There is a saying that any publicity is good publicity.  Well,  I think in this case the folks that own Park Avenue Luxury Apartments at 2433 Adams Ave. probably don't appreciate this publicity any.  This is a lesson in proper tenant screening.  Don't let felons be your security force.  Also, if you can't find tenants to fill your building because none of the applicants pass screening, you need to divest yourself of the building.  Another option would be to tear the building down and build something that would attract respectable tenants.  

2433 Adams was built in the 1950's as a hotel.  They used it temporarily for Olympic housing in 2002.  Then it was converted to apartments.  It has never recovered.  I believe its time to scrap the building and start over.     

Tuesday, February 23, 2010

PROPERTY SPOTLIGHT: 2011 Orchard Ave.

I wanted to take a moment to spotlight a property that is currently for sale at 2011 Orchard Ave.  I wanted to share this for a couple reasons:

1.  Listed at $87,500 its an excellent value.
2.  Being restored and rehabilitated by an investor, its an excellent example of quality work.

For your consideration, here is the property tour:



For investors wanting to know what kind of work to do to a home, this is an excellent example.  This Victorian home is 120 years old and yet appears and feels like new now.  If you are wondering what your project Victorian should look like when you are done, this is a good example. 

For those of you shopping for an extremely affordable historic grade home in an up-and-coming neighborhood.  This one is for you.  I just closed another Victorian a couple houses down that will enhance the neighborhood when finished.  If you are interested in taking a look at the house in this video in person, give me a call.

Monday, February 22, 2010

Devilish Default: Owner Bulldozes Home

Add this to the "things not to do" pile.  The guy portrays himself as a victim but he didn't pay his taxes and got liens put on his home.  The bank moves to foreclose so he bulldozes the place.  He sounds like a real honest player to me...

Saturday, February 20, 2010

Rebirth: Ogden Temple To Be Rebuilt!

In yet another loud vote of confidence in the future of Downtown Ogden, the LDS church announced Wednesday its plan to completely renovate the Ogden temple and tabernacle.  I have not been shy about my thoughts on the current edifice that exists there today.  In my mind it conjures up images of George Jetson and Spacely Sprockets...not quite its intent.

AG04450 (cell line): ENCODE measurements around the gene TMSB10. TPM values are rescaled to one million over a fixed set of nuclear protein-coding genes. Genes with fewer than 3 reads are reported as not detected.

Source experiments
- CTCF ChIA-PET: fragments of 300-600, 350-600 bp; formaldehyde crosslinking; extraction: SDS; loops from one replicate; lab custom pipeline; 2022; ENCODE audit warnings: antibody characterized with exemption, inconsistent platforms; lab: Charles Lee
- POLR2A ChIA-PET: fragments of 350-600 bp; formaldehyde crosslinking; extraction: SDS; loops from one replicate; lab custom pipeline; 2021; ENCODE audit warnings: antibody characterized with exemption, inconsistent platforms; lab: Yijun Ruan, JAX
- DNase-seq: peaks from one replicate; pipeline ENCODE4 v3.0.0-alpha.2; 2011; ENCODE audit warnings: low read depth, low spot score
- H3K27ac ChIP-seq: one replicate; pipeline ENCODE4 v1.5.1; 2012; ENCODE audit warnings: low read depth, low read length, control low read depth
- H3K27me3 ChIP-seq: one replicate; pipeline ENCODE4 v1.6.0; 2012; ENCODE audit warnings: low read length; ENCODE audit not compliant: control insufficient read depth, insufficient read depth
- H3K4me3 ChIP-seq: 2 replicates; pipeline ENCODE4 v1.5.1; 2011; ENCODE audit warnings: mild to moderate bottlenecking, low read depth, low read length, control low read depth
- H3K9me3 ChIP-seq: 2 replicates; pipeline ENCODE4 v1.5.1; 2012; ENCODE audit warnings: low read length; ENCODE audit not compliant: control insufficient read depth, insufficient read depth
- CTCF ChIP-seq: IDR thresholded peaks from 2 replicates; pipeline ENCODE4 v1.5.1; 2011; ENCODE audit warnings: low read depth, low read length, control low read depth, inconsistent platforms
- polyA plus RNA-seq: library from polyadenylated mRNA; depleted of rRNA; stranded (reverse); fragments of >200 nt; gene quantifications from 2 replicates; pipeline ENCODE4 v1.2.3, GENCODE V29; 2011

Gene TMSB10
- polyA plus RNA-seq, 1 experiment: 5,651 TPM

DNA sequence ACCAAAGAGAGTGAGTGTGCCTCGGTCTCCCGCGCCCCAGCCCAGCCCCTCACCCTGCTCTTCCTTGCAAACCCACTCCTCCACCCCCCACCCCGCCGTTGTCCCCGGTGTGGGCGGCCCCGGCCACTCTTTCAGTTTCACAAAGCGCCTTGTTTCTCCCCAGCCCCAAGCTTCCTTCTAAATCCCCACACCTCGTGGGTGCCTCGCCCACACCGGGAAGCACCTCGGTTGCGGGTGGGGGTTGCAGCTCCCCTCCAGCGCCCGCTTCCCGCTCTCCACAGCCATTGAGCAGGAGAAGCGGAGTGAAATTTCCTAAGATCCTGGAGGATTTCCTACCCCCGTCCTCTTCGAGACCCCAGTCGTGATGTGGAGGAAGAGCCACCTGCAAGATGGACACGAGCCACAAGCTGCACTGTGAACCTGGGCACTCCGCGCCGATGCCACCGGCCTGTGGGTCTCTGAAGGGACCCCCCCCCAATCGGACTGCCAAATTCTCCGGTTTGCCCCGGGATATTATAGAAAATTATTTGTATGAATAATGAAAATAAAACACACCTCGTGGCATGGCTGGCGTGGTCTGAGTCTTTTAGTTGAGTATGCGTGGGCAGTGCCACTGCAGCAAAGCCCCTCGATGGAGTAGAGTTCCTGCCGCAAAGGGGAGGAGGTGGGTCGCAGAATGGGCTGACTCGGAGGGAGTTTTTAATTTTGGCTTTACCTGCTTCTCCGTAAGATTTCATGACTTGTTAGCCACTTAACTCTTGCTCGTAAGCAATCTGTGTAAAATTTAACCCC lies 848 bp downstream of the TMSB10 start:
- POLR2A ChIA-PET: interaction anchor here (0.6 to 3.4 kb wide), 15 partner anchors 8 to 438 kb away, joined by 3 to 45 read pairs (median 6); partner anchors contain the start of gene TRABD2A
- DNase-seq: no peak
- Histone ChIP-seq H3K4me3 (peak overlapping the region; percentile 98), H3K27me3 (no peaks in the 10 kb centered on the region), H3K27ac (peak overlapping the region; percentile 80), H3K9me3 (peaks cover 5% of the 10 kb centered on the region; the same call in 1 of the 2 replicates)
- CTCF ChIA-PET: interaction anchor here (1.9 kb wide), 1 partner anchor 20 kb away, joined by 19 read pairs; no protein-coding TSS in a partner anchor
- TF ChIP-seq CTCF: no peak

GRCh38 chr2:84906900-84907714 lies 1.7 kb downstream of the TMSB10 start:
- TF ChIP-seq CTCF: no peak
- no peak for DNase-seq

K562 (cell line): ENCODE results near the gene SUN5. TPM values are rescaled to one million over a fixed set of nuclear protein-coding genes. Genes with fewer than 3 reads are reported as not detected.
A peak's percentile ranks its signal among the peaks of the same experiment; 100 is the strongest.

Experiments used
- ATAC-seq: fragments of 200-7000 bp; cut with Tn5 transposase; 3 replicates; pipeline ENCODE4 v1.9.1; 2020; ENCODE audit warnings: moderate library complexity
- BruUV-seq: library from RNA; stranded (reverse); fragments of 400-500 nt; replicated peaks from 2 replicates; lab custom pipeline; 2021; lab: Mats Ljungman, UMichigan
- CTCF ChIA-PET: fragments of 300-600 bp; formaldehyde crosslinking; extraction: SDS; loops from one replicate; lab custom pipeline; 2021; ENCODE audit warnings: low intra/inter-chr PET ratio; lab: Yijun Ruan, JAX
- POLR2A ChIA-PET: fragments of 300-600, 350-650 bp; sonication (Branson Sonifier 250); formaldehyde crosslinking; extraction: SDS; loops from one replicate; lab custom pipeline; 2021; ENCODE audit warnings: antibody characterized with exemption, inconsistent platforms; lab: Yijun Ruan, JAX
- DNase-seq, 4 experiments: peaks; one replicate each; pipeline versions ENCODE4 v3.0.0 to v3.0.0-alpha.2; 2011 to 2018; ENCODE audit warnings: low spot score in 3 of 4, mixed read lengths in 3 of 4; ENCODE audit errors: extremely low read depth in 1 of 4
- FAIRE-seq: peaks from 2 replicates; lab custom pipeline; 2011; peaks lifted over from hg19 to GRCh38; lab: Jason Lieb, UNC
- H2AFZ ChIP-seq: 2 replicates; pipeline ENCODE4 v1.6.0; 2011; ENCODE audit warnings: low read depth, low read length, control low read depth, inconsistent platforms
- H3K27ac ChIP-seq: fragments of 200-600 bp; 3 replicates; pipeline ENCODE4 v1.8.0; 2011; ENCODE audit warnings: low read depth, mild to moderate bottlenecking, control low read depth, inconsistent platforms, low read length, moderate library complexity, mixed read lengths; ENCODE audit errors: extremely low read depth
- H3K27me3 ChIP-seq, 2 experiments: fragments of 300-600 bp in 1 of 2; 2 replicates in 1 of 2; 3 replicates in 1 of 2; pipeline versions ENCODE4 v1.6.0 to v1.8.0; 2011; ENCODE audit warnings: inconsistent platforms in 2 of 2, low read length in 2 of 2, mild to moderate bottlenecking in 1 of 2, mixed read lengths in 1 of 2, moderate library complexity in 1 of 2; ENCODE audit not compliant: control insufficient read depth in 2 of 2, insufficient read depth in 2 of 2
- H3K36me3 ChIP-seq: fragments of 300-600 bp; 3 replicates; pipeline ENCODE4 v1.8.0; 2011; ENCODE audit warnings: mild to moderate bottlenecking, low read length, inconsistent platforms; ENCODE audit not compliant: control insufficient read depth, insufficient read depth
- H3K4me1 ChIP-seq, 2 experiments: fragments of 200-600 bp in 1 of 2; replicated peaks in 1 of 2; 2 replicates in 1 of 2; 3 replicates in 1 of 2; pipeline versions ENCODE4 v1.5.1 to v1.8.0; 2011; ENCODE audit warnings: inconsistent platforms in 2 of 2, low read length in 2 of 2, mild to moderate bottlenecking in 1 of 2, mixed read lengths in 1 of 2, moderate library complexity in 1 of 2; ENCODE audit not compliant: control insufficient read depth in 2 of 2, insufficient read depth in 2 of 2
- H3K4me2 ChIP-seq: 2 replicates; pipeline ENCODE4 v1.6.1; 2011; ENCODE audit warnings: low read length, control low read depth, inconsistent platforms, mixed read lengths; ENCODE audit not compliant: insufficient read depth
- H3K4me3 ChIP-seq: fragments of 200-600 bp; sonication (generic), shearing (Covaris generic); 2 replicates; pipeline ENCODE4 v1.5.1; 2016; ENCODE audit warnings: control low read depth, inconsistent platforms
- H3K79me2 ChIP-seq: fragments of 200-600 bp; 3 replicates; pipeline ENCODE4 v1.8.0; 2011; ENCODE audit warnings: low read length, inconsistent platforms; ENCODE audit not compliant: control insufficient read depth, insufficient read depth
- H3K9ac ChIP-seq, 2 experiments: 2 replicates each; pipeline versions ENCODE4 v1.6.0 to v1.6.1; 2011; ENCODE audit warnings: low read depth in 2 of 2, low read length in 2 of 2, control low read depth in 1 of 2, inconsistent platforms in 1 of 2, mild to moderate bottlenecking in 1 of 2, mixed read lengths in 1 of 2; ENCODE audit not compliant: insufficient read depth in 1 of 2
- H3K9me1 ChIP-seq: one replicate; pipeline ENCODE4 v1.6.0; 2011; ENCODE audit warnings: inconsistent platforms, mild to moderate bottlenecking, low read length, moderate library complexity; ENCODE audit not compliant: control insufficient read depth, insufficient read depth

The church has provided elevations to show what the new structure will look like:

BEFORE
 

AFTER 

 

Isn't that a much more dignified design?  I believe so.  I can see the temple out my back window, I look forward to the better view.  The church's desire to bring the Temple into line with more traditional architectural design reflects its commitment to seeing Downtown Ogden rejuvenate.  The church has already completed Ensign Plaza to the south of the temple lot and recently completed building Colonial Court II to the north.  This announcement is VERY exciting news.  Construction will begin in late 2010 or early 2011 and be completed in 12-18 months.  

For fun, lets rewind the clock to 1968 and see what used to be on the temple lot...The old Ogden Tabernacle:



This photo was taken just prior to demolition of this formerly beautiful Victorian building.  During the 1960's the church went through a weird phase of demolishing pioneer landmarks in the spirit of "New is Better".  The Old Tabernacle was an unfortunate victim of this trend.  Prior to being white washed like it is in this photo, it boasted ornate finials and multiple tones of color.  It was demolished to accommodate the temple there currently.  Fortunately for historic landmarks, the church reversed the demolition trend and now tries to preserve its architectural treasures.  

Lets look forward to more rejuvenation in Downtown Ogden as the LDS Church invests in our urban center!

Posted by Jeremy Peterson
Ogden, Utah Real Estate Broker
Mountain Real Estate Companies
801-390-1480

Friday, February 19, 2010

Bowling for Short Sales


One of the interesting developments coming up in the distressed property scene is the new HAFA part of the HAMP program issued by the Department of Treasury.  HAFA regulations are supposed to help banks minimize losses by providing incentives for homeowners to either short sale thier property or deed it back to the bank in an orderly fashion.